Recent Comments by Albert Henderson

From: Ken Rouse <krouse_at_LIBRARY.WISC.EDU>
Date: Fri, 15 Sep 2000 10:37:32 -0400

In a recent communication (9-11-00) Albert Henderson defended the role of
traditional print publishers as the guarantors of quality control. In so
doing he did acknowledge that "Publishers could do more to speed their
processes and improve their standards." This is doubtless true of all
publishers in some degree, but what's missing is any mention of the very
distinct records of bottom-line versus non-profit publishers with respect to
quality control. Since Mr. Henderson, I understand, is a frequent consultant
for for-profit publishers the omission is perhaps not so surprising. There
is no doubt but what quality control has been a major concern of the
non-profit, largely society publishers since they were founded. I would
argue in fact that their fixation on quality when their journals were
overwhelmed by the tremendous expansion of STM research after 1950 or so
was a significant factor leading to the current crisis in scholarly
communication. In their determination to publish only the best, they
failed to respond to the need for new outlets for new and expanding fields.
Enter the commercial publishers. Let's give credit where it's due. The new
commercial journals fulfilled a real need and for a time they were even
great bargains, but an inherent conflict of interest soon became apparent
in many cases. The for-profits could not help but notice that the more
they published, the more money they made. Sorry to say, this had serious
implications for quality control. To be sure, there are a number of
commercial journals which maintain very high standards. In general these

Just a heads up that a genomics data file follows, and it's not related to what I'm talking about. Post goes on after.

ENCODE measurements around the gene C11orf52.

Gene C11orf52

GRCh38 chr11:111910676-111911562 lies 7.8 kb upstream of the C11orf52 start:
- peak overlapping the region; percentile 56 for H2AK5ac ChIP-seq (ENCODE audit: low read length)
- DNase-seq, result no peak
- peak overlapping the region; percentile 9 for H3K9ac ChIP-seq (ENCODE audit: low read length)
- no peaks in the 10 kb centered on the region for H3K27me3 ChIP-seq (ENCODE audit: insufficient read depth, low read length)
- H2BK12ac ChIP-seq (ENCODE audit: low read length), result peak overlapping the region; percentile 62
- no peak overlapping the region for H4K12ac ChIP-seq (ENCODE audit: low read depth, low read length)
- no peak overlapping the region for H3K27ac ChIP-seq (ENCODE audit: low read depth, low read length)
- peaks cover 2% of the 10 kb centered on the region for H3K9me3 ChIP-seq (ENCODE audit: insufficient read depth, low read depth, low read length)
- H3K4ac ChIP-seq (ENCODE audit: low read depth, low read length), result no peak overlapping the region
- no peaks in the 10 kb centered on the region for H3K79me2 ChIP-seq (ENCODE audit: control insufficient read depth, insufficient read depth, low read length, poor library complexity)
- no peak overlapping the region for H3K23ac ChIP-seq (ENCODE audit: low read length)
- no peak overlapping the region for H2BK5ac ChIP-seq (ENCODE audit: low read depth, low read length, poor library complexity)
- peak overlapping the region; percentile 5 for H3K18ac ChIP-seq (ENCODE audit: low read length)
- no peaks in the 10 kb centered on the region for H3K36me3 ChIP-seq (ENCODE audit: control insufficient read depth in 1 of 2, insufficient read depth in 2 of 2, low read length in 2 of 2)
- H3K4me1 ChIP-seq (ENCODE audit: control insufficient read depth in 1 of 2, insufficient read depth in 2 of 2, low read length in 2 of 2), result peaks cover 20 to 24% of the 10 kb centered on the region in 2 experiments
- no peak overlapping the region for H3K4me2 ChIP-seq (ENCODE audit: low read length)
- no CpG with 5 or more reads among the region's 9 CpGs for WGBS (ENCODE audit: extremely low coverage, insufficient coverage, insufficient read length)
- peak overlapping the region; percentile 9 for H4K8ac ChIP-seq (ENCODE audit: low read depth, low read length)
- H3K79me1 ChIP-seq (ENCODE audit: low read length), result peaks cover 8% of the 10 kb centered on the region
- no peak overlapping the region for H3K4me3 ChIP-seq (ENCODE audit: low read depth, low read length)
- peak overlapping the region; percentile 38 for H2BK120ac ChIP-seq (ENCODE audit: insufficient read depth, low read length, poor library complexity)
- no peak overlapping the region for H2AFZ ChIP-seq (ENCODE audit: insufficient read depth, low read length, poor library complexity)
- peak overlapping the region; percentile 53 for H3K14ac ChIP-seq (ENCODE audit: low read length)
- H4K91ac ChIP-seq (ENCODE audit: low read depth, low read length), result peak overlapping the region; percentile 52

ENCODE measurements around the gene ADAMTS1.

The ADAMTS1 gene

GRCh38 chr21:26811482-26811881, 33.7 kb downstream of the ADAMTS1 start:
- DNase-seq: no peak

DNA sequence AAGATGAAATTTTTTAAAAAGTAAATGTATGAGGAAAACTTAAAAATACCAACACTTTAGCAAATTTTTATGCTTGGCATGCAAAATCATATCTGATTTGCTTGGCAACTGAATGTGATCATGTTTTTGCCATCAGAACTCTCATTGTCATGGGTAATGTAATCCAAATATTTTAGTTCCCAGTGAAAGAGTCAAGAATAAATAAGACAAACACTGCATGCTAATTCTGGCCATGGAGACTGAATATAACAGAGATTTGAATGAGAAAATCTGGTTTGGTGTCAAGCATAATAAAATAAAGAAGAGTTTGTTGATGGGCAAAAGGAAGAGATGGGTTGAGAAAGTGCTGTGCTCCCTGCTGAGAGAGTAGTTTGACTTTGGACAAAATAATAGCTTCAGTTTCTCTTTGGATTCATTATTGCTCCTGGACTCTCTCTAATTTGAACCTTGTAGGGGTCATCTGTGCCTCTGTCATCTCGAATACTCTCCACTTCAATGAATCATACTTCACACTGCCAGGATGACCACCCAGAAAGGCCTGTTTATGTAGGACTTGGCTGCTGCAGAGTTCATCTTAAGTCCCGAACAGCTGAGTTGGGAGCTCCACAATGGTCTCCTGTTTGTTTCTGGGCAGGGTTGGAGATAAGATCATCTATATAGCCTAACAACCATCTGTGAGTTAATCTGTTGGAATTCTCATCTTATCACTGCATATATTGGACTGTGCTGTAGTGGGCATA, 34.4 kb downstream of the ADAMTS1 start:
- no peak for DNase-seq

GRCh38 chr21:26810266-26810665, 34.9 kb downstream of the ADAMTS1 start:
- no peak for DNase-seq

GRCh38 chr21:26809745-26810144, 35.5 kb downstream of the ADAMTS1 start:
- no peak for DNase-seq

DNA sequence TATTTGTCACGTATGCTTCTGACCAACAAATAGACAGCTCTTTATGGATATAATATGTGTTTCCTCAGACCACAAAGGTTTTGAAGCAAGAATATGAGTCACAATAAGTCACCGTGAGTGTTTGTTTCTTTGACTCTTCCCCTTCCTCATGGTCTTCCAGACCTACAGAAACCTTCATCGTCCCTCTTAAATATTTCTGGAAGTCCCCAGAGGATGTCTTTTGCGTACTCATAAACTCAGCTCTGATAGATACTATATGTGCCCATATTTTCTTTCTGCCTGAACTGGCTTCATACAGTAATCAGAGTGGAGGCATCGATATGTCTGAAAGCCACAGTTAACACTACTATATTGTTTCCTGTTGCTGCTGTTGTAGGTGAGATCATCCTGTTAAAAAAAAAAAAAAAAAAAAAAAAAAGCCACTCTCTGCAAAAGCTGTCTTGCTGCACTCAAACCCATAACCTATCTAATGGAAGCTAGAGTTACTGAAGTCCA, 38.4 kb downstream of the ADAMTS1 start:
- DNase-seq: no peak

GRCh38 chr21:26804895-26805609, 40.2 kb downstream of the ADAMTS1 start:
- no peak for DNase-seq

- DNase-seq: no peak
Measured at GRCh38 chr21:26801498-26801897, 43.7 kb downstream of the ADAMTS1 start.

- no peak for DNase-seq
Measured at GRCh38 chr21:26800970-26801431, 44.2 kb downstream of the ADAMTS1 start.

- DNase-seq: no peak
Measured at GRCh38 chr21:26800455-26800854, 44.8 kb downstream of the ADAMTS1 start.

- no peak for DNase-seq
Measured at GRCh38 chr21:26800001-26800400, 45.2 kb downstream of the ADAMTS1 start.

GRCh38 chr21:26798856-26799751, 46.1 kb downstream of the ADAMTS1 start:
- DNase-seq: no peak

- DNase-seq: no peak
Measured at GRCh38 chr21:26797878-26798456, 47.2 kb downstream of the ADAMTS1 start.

tend to be journals that are associated with a society whose reputation is
invested in the continuing quality of the publication. Unfortunately,
there are many more examples of high cost commercial titles of very mixed
quality. Particularly offensive are those that contain a high percentage of
conference proceedings, many of which would never be purchased by libraries
if they had any choice in the matter. Various contributors to this forum
have commented on the resistance of scientists in some fields (chemistry,
for example) to Steven Harnad's proposals for exploiting internet
technology to "free" the scholarly literature. A modest way to begin
breaking down that resistance, I believe, might be the following: the
establishment by professional societies of servers that would make all the
conference papers produced at their meetings freely available electronically
to all who need them--and in a timely fashion! This would pre-empt the
present one year or more lag in the publication of conference papers in
print journals.
Received on Mon Jan 24 2000 - 19:17:43 GMT

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